Photo by NeONBRAND on Unsplash

 November 12, 2018

Part II of the Pollution Detectives: Lack of Pure Air In Schools Causes Students To Score Poorly On Standardized Test.

Locally, the school system of Rowan/Salisbury, North Carolina scores in the bottom quarter of the schools in the state[1], in a state that ranks (almost) in the bottom half of the country[2], in a country that ranks in the bottom half of the world's richest 35 countries[3].And a solution to this exists.



Much of this poor performance has nothing to do with how smart our kids are, or how hard working our parents or teachers are, or how effective our educational leaders are.

Research now shows very clearly that students learn better, and test better, when classrooms have a lot of fresh air.

A little history: When schools were built 50 years ago (or older), they did not have air conditioning - the windows were made to open, and there were openings connected to the hallways that allowed breezes to blow through the classroom, across the hall, and out the window. The kids got lots of fresh air.

When air conditioning came along, they were installed to control temperature only, and windows and ventilation openings were sealed shut to save money. Goodbye fresh air.

Many of those schools are still in use.

Fast forward decades, and newer schools (built in the 1970's and 80's) had more robust heating and cooling systems. School districts building new buildings had the options of allowing fresh air to be brought in - but many school districts did not buy this technology, for two reasons. First, it was cheaper to build a simpler system with no fresh air intake. And second, if you brought in fresh air the more you had to pay to change its temperature.

In more modern (1990's forward) buildings, almost all of them were built to have the technical ability to bring in fresh air - but of those, a large number either do not use that capability, or slow it down so much that it blocks students and teachers success.

According to one massive survey conducted by the Environmental Protection Agency, one-half of our nation's 115,000 K-12 schools have indoor air quality (IAQ) problems - or said another way, have a wonderful opportunity to improve student performance. [4] This kind of finding is reported all around the world. In Denmark, scientists found that stuffy hot classrooms lowered student performance by 30%. [5] Nationally, members of school boards and school administrators often do not know this.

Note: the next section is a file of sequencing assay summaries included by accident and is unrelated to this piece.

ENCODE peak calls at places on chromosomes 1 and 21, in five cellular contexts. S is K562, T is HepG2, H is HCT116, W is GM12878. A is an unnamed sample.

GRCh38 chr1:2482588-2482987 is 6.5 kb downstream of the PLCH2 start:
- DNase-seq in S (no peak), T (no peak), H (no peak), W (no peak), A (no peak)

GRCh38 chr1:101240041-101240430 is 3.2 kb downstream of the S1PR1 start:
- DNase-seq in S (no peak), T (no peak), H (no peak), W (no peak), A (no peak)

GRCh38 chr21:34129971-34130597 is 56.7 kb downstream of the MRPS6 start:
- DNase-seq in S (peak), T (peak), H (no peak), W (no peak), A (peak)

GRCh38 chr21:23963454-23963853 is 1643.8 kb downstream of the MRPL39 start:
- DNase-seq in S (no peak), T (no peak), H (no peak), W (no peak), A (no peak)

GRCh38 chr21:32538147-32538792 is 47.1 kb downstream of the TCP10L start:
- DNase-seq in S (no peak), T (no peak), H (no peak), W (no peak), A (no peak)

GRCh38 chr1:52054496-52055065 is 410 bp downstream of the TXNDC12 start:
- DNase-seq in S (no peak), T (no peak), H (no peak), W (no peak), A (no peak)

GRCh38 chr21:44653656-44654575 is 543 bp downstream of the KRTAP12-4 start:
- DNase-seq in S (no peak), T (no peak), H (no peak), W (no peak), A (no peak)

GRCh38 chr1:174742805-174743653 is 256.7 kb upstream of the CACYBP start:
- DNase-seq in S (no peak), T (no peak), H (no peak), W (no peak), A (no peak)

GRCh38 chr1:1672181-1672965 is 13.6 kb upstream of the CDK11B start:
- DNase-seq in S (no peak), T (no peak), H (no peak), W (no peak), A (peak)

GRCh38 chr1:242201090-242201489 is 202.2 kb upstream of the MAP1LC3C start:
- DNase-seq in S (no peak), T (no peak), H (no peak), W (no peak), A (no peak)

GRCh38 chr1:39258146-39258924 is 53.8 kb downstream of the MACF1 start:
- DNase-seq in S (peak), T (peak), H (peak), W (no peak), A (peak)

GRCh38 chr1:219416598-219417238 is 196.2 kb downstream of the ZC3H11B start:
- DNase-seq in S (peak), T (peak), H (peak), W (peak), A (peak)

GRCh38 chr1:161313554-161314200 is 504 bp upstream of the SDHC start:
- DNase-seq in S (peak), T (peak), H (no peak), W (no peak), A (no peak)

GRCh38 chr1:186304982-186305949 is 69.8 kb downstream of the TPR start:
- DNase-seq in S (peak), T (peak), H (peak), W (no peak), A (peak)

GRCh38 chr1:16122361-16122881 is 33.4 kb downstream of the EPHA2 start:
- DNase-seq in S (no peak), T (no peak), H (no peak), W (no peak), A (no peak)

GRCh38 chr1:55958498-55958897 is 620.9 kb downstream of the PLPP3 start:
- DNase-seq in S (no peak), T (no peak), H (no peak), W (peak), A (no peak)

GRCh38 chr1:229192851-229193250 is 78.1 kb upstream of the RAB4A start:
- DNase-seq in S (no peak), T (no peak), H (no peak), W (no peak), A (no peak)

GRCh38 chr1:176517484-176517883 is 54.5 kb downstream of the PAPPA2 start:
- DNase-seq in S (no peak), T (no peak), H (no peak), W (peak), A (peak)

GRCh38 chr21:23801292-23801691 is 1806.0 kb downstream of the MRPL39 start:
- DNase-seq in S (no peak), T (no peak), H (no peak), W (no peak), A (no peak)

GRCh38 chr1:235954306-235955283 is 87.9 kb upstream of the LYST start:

In Texas, one researcher tracked student performance before and after a string of schools had their air conditioning updated. "After fixing our indoor air quality, we have seen an increase in scores of 17.3 percent on standardized tests" said one leader. [6] In Oklahoma, 140 classrooms were analyzed for indoor air quality issues. Classrooms with problems were fixed. Schools with worst indoor air quality improved test scores 10 -15%, and even the schools with best indoor air quality improved 5%. [7] In recent years, engineers have invented a number of clever ways to fix the problem in older buildings - and all across America cities are budgeting funds to fix these problems.

Our area schools do not need to be in the bottom half of the state, in a state that is (almost) in the bottom half of the country, in a country that is in the bottom half of the world's richest 35 countries. If we walk our talk about protecting our families, and valuing fresh air and water, we can fix this.

Francis Koster, Ed. D.

1) https://www.schooldigger.com
2) https://www.usnews.com/news/best-states/rankings/education/prek-12
3) Frank DiNella, Keller Independent School District, Texas http://www.pewresearch.org/fact-tank/2017/02/15/u-s-students-internationally-math-science/
4) https://www.epa.gov/schools-air-water-quality/healthy-schools-and-indoor-air-quality
5) Wargocki Article
6) Stafford Article
7) Haverinen-Shaughnessy Article

About the Author:

Kannapolis N.C. resident Francis Koster Ed. D. is a retired pediatric healthcare administrator with a passion for helping children maximize their potential. He has created a not-for-profit organization, The Pollution Detectives, that loans out pollution meters to students and others to "make the invisible visible" in an attempt to create opportunities to improve childhood scholastic performance.